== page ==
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The Sea Power Centre - Australia (SPC–A) was established in the early 1990s to act as an autonomous research centre in order to foster and encourage development of maritime strategic thought by providing intellectual rigour to the public debate on maritime strategy and other maritime issues.

It began as the Maritime Studies Project in April 1990, evolving into the Maritime Studies Program in mid-1991. In January 2000 it became a directorate in the Navy Strategic Policy and Futures Branch in Navy Headquarters, and was renamed the Royal Australian Navy (RAN) Sea Power Centre. The title was amended to the Sea Power Centre – Australia (SPC–A) in late 2002, and as of July 2010, it is part of the Capability Plans and Engagement Branch of Navy Strategic Command.

The mission of the SPC–A is:

  • to promote understanding of sea power and its application to the security of Australia's national interests.
  • to manage the development of RAN doctrine and facilitate its incorporation into Australian Defence Force (ADF) joint doctrine.
  • to contribute to regional engagement.
  • to contribute to the development of maritime strategic concepts, strategies, and force structure decisions.
  • to preserve, develop and promote Australian naval history.

The role of the SPC–A is to deliver maritime doctrine and concepts, historical studies and contemporary analysis in order to record the Navy’s past achievements, enhance the current Navy and shape the future maritime force. The SPC–A thus plays an important role in Navy’s capability development process.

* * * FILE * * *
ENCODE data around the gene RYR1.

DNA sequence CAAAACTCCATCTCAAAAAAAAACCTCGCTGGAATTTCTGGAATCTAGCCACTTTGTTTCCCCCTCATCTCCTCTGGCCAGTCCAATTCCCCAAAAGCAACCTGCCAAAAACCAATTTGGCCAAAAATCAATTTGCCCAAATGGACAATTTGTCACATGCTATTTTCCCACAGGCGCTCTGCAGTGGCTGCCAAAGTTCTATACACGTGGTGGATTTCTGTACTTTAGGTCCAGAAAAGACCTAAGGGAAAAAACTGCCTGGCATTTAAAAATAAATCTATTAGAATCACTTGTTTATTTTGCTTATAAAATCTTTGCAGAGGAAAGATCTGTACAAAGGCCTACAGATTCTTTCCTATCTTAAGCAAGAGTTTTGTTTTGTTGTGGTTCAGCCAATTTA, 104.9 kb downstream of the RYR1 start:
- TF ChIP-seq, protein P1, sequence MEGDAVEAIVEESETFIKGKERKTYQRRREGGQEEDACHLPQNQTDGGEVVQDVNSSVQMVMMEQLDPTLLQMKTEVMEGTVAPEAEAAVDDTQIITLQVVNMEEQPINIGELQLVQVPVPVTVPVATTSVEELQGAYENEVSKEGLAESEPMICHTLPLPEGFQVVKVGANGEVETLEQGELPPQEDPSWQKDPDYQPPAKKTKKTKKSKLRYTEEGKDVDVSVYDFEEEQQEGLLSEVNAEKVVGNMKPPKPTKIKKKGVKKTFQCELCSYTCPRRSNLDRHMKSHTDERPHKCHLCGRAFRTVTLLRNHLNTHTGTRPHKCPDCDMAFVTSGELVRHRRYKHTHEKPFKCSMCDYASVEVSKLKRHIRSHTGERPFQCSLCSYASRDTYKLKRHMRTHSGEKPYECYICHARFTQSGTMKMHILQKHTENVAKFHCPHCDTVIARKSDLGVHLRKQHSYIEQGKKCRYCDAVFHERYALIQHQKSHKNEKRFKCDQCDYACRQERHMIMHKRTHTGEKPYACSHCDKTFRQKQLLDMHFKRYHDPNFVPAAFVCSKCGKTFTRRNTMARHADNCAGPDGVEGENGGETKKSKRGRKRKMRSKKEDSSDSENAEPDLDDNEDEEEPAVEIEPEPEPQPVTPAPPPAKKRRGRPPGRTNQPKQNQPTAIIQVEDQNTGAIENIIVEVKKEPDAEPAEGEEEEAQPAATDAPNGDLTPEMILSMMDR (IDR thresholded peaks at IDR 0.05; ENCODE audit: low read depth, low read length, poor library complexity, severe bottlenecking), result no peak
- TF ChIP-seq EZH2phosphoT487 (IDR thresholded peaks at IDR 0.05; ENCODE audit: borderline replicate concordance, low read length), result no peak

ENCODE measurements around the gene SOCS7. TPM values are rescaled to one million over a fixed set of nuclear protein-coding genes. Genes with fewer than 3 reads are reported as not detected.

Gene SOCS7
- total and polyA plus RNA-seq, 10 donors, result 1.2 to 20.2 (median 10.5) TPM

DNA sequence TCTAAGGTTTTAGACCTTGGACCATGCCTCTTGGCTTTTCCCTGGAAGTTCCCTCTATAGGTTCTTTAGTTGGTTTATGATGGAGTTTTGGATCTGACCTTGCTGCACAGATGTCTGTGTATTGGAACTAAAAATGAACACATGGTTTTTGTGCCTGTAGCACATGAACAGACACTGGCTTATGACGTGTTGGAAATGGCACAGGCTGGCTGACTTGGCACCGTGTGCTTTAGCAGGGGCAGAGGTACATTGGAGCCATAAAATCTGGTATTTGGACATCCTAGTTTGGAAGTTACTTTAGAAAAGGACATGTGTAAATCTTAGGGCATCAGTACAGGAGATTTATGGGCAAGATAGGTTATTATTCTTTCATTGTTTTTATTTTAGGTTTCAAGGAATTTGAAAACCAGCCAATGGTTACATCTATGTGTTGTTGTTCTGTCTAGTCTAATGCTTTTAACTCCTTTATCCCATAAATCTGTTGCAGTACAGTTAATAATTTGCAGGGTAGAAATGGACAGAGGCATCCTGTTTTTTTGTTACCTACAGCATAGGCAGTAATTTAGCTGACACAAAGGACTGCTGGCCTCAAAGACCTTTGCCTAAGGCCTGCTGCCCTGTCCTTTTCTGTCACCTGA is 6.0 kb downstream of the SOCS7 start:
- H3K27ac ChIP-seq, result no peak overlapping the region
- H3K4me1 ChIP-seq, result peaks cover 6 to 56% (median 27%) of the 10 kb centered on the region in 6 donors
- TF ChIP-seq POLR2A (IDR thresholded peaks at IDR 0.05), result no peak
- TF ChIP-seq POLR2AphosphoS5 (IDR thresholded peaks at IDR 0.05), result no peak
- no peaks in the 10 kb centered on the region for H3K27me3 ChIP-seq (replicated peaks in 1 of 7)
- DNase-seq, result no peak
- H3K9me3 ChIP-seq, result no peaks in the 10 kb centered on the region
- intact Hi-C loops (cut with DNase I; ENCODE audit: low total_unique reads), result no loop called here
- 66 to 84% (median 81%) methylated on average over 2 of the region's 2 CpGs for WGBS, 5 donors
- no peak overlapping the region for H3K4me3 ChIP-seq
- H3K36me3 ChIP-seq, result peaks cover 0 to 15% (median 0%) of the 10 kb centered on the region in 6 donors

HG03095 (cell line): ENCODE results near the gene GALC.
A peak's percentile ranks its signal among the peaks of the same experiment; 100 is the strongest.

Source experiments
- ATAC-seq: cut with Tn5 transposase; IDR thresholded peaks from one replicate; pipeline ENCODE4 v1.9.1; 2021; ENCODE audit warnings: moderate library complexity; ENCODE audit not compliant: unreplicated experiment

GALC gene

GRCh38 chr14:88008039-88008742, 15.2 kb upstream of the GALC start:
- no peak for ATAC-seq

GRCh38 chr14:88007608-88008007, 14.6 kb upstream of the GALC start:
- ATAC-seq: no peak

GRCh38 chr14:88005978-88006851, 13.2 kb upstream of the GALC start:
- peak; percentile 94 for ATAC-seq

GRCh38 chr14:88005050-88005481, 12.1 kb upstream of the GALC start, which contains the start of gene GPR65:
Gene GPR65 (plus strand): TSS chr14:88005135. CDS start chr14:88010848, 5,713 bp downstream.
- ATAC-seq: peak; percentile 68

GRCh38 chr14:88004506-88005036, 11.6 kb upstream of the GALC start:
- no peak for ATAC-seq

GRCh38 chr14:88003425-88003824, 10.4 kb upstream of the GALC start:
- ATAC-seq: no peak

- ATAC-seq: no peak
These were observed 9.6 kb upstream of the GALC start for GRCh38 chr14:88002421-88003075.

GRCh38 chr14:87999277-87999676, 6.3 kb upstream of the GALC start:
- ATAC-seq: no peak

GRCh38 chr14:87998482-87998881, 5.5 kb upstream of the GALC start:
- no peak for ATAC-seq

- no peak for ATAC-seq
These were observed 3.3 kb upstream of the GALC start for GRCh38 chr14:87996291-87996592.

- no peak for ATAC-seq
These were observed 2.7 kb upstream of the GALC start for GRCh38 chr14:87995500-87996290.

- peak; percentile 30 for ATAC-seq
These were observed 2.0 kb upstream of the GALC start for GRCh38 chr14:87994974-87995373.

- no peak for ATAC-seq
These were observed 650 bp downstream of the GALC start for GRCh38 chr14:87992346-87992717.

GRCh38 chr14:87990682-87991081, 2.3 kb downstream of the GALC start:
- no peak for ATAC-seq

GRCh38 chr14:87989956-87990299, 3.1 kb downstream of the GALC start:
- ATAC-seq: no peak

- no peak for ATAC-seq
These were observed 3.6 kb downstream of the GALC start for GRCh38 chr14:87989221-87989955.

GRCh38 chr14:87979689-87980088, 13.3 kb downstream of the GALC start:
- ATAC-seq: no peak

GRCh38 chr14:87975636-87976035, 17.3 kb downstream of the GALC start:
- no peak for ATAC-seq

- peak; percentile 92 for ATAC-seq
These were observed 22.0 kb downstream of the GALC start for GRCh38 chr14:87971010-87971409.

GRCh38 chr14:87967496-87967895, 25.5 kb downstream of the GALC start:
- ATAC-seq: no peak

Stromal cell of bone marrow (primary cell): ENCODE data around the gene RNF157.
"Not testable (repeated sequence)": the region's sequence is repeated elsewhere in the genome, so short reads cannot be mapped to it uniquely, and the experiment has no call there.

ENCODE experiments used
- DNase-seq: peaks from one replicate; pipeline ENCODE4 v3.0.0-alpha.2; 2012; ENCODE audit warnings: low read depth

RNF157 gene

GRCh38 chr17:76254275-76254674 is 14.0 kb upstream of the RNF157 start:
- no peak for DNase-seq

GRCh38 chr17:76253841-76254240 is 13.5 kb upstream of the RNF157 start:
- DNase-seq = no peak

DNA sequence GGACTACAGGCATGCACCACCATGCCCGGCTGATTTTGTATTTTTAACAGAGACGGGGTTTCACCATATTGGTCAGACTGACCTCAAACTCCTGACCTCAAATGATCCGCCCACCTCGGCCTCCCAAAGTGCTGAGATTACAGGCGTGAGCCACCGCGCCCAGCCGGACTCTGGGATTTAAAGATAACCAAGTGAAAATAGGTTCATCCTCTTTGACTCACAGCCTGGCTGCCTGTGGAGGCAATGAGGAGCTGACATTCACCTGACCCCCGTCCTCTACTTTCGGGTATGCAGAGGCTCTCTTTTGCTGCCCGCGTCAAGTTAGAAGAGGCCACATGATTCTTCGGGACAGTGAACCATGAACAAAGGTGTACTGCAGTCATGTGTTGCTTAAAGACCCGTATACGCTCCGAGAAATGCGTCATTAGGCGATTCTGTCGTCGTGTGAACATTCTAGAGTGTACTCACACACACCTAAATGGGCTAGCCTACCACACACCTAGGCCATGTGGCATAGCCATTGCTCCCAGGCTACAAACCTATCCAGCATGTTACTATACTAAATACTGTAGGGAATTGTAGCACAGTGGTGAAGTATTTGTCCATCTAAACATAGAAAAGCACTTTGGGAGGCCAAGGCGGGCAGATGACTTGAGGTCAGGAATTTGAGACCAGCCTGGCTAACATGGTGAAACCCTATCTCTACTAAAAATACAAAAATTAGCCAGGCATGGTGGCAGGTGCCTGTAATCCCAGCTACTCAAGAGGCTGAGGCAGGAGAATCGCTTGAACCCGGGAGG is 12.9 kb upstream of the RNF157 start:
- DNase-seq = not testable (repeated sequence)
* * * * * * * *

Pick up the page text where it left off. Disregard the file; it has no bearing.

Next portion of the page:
In fulfilling its role the SPC–A undertakes the following tasks:

  • production of the RAN’s capstone documents in concepts and doctrine.
  • management of the development and promotion of Australian maritime doctrine:
    • ensuring it is consistent with ADF doctrine.
    • providing educational briefings and presentations to internal and external audiences as required.
  • management of the development of maritime concepts to assist in the making of informed decisions about force structure, doctrine, organisation, training, command and control, personnel, facilities and policy.
  • contributing to and coordinating Navy input to joint and other ADF doctrine and concepts.
  • preservation, development and promotion of Australian naval history.
  • contributing to the broader defence and public debate on maritime strategy and contemporary maritime issues
  • contributing to regional engagement through presentations to courses, conferences and other fora throughout the Indo-Pacific region on maritime strategic and naval issues as required.